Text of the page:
It is clear under Virginia law that the Alexandria Detention Center, a local jail, is an arm of the State. McCoy v. Chesapeake Correctional Center, 788 F. Supp. 890, 891-93 (E.D.Va.1992). Furthermore, "members of the Sheriff's office who administer the jail[] are State officers." Id. at 893. Accordingly, neither the jail, nor its officers sued in their official capacities for monetary relief, are "persons" under 1983.[2]See, e.g., Will, 491 U.S. at 71, 109 S. Ct. at 2311; McCoy, 788 F. Supp. at 893. Because plaintiff has sued these defendants in their official capacities only, they are immune from suit and are not persons under § 1983.

Normally, the fact that plaintiff's only named defendants are subject to immunity provides a ground for dismissal under 28 *421 U.S.C. § 1915(d). However, where a pro se litigant alleges a cause of action "which may be meritorious against a person or persons unknown, [a] district court should afford him a reasonable opportunity to determine the correct person or persons against whom the claim is asserted, advise him on how to proceed and direct or permit amendment of the pleadings to bring that person or persons before the court." Gordon v. Leeke, 574 F.2d 1147, 1152-53 (4th Cir.), cert. denied, 439 U.S. 970, 99 S. Ct. 464, 58 L. Ed. 2d 431 (1978).

Through a technical pleading defect, plaintiff in the present case has not sued the right "person" because he has commenced the action against defendants in their "official" as opposed to their "individual" capacities. Although plaintiff's challenges to the jail's administrative and disciplinary system and his claimed denial of access to court ultimately may not withstand a dispositive motion, the claims are not so fanciful as to be deemed factually frivolous. See, e.g., Neitzke v. Williams, 490 U.S. 319, 328, 109 S. Ct. 1827, 1833, 104 L. Ed. 2d 338 (1989).

Accordingly, plaintiff will be permitted to amend his complaint to bring this action against the named defendants in their individual capacities. In so doing, the court DIRECTS plaintiff NOT to file a memorandum of law or any other materials. Plaintiff must ONLY file an amended complaint setting forth "a short and plain statement" of (1) the basis for the court's jurisdiction; (2) the factual claimswithout citing case law or statutesshowing that plaintiff is entitled to relief against the named defendants in their individual capacities, and (3) the relief requested. See Fed.R.Civ.P. 8(a). Plaintiff must file this amended complaint within thirty (30) days from the date of this Memorandum Opinion and Order. Failure to comply with these terms will result in dismissal of this action.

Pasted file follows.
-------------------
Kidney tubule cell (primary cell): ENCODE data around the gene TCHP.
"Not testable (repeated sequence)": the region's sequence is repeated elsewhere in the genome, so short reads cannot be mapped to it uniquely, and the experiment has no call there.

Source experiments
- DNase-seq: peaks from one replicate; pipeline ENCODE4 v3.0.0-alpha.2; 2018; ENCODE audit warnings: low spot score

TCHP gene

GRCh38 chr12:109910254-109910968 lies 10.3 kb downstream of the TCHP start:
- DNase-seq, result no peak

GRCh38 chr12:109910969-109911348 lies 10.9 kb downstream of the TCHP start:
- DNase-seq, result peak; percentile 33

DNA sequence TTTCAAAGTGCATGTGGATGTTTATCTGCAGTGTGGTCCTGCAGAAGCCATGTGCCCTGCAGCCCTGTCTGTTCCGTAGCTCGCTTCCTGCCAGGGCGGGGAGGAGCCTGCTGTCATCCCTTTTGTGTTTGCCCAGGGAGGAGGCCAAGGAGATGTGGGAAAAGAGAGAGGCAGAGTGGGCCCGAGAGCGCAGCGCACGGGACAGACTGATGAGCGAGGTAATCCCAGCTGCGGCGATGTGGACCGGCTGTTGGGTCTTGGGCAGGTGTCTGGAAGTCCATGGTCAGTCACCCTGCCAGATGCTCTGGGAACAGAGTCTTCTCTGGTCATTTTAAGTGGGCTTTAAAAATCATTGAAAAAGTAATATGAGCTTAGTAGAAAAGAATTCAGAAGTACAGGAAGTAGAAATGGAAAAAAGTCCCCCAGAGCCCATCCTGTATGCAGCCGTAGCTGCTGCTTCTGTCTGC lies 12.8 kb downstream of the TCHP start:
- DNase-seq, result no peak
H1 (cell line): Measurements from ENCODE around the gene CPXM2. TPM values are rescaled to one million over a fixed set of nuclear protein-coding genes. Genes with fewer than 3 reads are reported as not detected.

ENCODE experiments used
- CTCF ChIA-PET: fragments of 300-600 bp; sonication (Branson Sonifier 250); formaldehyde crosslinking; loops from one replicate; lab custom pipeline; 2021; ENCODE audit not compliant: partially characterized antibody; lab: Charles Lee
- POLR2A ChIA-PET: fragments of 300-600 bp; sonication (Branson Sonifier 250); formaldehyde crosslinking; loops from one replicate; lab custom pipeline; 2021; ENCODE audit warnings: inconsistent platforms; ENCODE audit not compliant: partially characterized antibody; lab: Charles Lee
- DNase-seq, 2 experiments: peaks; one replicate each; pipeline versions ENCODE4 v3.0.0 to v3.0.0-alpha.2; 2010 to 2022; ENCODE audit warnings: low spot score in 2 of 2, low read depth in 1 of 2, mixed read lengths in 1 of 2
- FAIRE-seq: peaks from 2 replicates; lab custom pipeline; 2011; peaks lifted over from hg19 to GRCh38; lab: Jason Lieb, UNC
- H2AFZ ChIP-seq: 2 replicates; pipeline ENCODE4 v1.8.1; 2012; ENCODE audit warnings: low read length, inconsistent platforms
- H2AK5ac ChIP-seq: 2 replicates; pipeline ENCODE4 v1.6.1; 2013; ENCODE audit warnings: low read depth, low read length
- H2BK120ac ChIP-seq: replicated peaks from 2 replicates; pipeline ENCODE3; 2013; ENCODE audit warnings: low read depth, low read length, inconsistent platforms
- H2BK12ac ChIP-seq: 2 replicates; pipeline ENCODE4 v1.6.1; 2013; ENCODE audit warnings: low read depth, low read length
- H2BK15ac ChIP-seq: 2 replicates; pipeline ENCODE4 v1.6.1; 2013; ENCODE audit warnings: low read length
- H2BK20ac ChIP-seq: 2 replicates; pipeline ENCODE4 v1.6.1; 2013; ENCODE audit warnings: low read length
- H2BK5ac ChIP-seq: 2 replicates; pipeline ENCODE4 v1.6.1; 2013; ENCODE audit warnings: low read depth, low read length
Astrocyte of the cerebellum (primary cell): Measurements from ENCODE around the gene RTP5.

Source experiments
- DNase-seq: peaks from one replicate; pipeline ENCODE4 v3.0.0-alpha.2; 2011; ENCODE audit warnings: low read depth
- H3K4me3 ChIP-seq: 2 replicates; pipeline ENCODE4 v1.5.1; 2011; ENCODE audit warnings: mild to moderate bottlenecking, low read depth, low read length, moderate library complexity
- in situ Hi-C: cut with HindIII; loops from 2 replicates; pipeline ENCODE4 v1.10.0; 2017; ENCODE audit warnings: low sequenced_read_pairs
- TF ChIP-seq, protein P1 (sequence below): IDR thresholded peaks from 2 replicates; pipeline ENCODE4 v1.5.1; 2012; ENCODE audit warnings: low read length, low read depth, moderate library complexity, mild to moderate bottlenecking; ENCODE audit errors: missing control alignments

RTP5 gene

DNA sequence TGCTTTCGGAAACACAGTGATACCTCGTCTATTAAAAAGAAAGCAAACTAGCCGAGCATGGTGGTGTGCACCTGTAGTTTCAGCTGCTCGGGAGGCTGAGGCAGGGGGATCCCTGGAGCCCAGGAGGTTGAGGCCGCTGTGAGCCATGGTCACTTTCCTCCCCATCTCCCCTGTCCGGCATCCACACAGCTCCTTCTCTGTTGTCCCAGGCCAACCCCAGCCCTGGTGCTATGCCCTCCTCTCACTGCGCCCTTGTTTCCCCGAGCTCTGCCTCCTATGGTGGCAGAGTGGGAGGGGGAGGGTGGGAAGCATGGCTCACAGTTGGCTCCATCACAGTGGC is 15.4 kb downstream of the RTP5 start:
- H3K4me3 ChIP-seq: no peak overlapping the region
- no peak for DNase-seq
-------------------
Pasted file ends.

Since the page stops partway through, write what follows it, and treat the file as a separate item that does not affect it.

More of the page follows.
If a succinct amended complaint is timely filed, the court will process plaintiff's request to proceed in forma pauperis and, assuming that plaintiff complies with any other procedural orders and pays the required filing fee, if any, the court will order defendants to respond to plaintiff's claims.

This complaint may be filed as a miscellaneous action solely for the administrative convenience of the Clerk, who is directed to send a copy of this Memorandum Opinion and Order to plaintiff.

NOTES

[1] When a state official is sued in his or her official capacity for prospective injunctive relief, the state official is a "person" for purposes of § 1983 because "`official-capacity actions for prospective relief are not treated as actions against the State.'" Will v. Michigan Dep't of State Police, 491 U.S. 58, 71 n. 10, 109 S. Ct. 2304, 2311 n. 10, 105 L. Ed. 2d 45 (1989) (quoting Kentucky v. Graham, 473 U.S. 159, 167 n. 14, 105 S. Ct. 3099, 3106 n. 14, 87 L. Ed. 2d 114 (1985)).

[2] Although plaintiff states that defendant Jacobson should be removed from her job, this suggestion does not state a claim for prospective injunctive relief that this court is empowered to grant such that the official-capacity suit against Jacobson is a suit against a "person" for purposes of § 1983.